"Everyone deserves a fair wage, and we see this happening all over the country as demand picks up again." - Express CEO Bill Stoller
OKLAHOMA CITY, Okla. (PRWEB) March 03, 2021
Seventy-four percent of business leaders do not support a federal minimum wage increase to $15 per hour, while job seekers narrowly support the measure at 57%.
This is according to a recent poll conducted on Express Employment Professionals’ blogs for business leaders and job seekers.
When asked further how a $15 federal minimum wage would impact their employee count, 51% of business leaders said they would have to reduce their workforce numbers, and 42% said there would be no impact. Seven percent said they could actually increase headcount with the change.
Job seeker survey respondents provided examples of how the minimum wage increase would impact their household, including:
- “It would cause inflation in prices for other goods to compensate for the higher wage.”
- “It would help in the short term, but with the long-term rising costs of everything and small businesses more likely to close permanently, it's not worth it. Also, most jobs pay close to or more than $15 to start.”
- “It would help me pay my rent, utilities, and other living expenses.”
- “My family wouldn’t be struggling as much as we are now.”
- “Long-term, I see it as a negative as inflationary pressure would quickly increase the cost-of-living to the point that the minimum wage workers would be returned to their prior economic status.”
- “It’s not enough in certain parts of California. Cost of living keeps going up, but wages don’t.”
In Florida where Express franchise owner Mike Brady operates, state legislation dictates a gradual minimum wage increase over the next three years until it reaches $15 an hour.
“I think employee count at clients we serve will stay the same and others will decrease a little,” the Jacksonville franchisee said. “It’ll be a mixed bag that will impact all companies in some form or fashion.”
Similar legislation was also passed in Connecticut, eventually reaching a state minimum wage of $15.
“There’s no question in my mind there will be fewer people working—it’s already happened going from $9.60 to $12 where it currently is at,” said Dwight Hahn, Windsor, Connecticut, Express franchise owner. “There is only so much margin in our manufacturing machine and the workforce will undoubtedly be reduced to keep costs affordable.”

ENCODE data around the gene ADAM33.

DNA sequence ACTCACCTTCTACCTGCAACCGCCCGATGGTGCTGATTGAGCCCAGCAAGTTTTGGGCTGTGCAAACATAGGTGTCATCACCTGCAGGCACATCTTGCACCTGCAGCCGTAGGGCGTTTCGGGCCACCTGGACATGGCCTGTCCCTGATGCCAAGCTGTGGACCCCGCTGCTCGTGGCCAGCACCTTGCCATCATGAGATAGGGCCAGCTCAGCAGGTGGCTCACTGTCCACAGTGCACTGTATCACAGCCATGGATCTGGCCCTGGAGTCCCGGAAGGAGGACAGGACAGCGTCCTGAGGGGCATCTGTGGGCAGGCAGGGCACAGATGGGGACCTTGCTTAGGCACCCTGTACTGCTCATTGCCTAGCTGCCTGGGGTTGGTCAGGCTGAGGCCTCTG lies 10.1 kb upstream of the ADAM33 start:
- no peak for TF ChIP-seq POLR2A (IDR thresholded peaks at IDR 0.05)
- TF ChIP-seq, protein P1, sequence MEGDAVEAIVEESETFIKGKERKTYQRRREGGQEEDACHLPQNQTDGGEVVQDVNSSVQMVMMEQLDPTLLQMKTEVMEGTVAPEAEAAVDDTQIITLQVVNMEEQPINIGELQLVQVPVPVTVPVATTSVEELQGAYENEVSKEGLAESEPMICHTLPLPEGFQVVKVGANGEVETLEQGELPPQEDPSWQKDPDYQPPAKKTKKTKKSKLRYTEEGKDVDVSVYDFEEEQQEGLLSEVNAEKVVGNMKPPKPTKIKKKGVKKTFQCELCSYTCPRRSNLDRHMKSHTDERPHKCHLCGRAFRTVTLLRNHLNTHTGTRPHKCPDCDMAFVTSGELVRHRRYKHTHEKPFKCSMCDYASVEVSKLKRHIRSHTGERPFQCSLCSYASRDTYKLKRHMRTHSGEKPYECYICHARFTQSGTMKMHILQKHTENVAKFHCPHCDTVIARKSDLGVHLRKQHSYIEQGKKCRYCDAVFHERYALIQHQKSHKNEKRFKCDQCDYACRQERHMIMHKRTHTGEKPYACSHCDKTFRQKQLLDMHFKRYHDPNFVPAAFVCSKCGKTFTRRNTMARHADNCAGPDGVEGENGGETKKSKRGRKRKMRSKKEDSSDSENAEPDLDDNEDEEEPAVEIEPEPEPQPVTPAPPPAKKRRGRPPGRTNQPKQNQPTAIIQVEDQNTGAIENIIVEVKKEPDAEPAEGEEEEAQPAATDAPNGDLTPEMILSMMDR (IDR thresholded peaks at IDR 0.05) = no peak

In addition to the immediate impacts, both Brady and Hahn see long-term consequences that would impact the workforce.
“A big impact is having less people working,” Hahn said. “Businesses will have no choice but to make up the cost somewhere, and much of it will be in the area of manpower. Additionally, there will be fewer low-paying jobs for the person who wants entry-level work, part-time work or a second job.”
Brady predicts consumer goods, fast food and other services will cost more and the low- or no-skill workers will be negatively impacted.
“We’ll see the skills gap widen as a result of fewer opportunities to learn through entry-level positions, and the market will become even more competitive,” he said.
While Brady thinks a $15 minimum wage makes sense in locations with higher costs-of-living, Hahn disagrees.
“The principle is the same regardless of the location in the country,” he said. “There is a finite amount of payroll money to go around and businesses need to make tough decisions to keep their operations running within budget and at levels where their services are affordable to consumers.”
With the potential to impact so many parts of the economy, Express CEO Bill Stoller said any action on the proposed $15 minimum wage should be weighed carefully.
“Despite making strides to repair the economy, businesses are still struggling to recover from the COVID-19 shutdowns,” he said “Now might not be the best time to put their existence in further jeopardy by passing blanket legislation for very different parts of the country. Everyone deserves a fair wage, and we see this happening all over the country as demand picks up again.”
The survey of 1,290 business leaders, decision makers and job seekers was conducted in February 2021 through the Express Refresh Leadership and Job Journey blogs.
If you would like to arrange for an interview with Bill Stoller to discuss this topic, please contact Sheena (Karami) Hollander, Director of Corporate Communications and PR, at (405) 717-5966.
About Bill Stoller
William H. "Bill" Stoller is chairman and chief executive officer of Express Employment Professionals. Headquartered in Oklahoma City, Oklahoma, the international staffing company has more than 830 franchises in the U.S., Canada, South Africa, Australia and New Zealand. Since inception, Express has put more than 9 million people to work worldwide.
About Express Employment Professionals
At Express Employment Professionals, we’re in the business of people. From job seekers to client companies, Express helps people thrive and businesses grow. Our international network of franchises offers localized staffing solutions to the communities they serve across the U.S., Canada, South Africa, Australia and New Zealand, employing 526,000 people globally in 2020. For more information, visit http://www.ExpressPros.com.